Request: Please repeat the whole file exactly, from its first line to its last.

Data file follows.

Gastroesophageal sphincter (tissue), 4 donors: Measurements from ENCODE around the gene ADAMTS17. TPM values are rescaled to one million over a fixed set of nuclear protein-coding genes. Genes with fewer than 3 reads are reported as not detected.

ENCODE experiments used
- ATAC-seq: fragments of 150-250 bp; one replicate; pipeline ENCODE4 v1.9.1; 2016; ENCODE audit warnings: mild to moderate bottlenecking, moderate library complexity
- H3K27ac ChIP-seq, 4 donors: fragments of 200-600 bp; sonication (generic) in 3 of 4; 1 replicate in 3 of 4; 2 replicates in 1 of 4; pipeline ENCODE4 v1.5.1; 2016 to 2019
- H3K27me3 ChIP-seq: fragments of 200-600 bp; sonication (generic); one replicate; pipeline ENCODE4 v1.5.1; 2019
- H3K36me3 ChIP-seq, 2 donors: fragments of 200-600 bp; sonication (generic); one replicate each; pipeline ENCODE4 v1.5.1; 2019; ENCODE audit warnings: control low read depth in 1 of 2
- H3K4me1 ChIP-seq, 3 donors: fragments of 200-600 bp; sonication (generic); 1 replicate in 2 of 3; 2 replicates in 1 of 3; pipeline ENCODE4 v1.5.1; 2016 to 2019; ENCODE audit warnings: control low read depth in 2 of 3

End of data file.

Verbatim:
Gastroesophageal sphincter (tissue), 4 donors: Measurements from ENCODE around the gene ADAMTS17. TPM values are rescaled to one million over a fixed set of nuclear protein-coding genes. Genes with fewer than 3 reads are reported as not detected.

ENCODE experiments used
- ATAC-seq: fragments of 150-250 bp; one replicate; pipeline ENCODE4 v1.9.1; 2016; ENCODE audit warnings: mild to moderate bottlenecking, moderate library complexity
- H3K27ac ChIP-seq, 4 donors: fragments of 200-600 bp; sonication (generic) in 3 of 4; 1 replicate in 3 of 4; 2 replicates in 1 of 4; pipeline ENCODE4 v1.5.1; 2016 to 2019
- H3K27me3 ChIP-seq: fragments of 200-600 bp; sonication (generic); one replicate; pipeline ENCODE4 v1.5.1; 2019
- H3K36me3 ChIP-seq, 2 donors: fragments of 200-600 bp; sonication (generic); one replicate each; pipeline ENCODE4 v1.5.1; 2019; ENCODE audit warnings: control low read depth in 1 of 2
- H3K4me1 ChIP-seq, 3 donors: fragments of 200-600 bp; sonication (generic); 1 replicate in 2 of 3; 2 replicates in 1 of 3; pipeline ENCODE4 v1.5.1; 2016 to 2019; ENCODE audit warnings: control low read depth in 2 of 3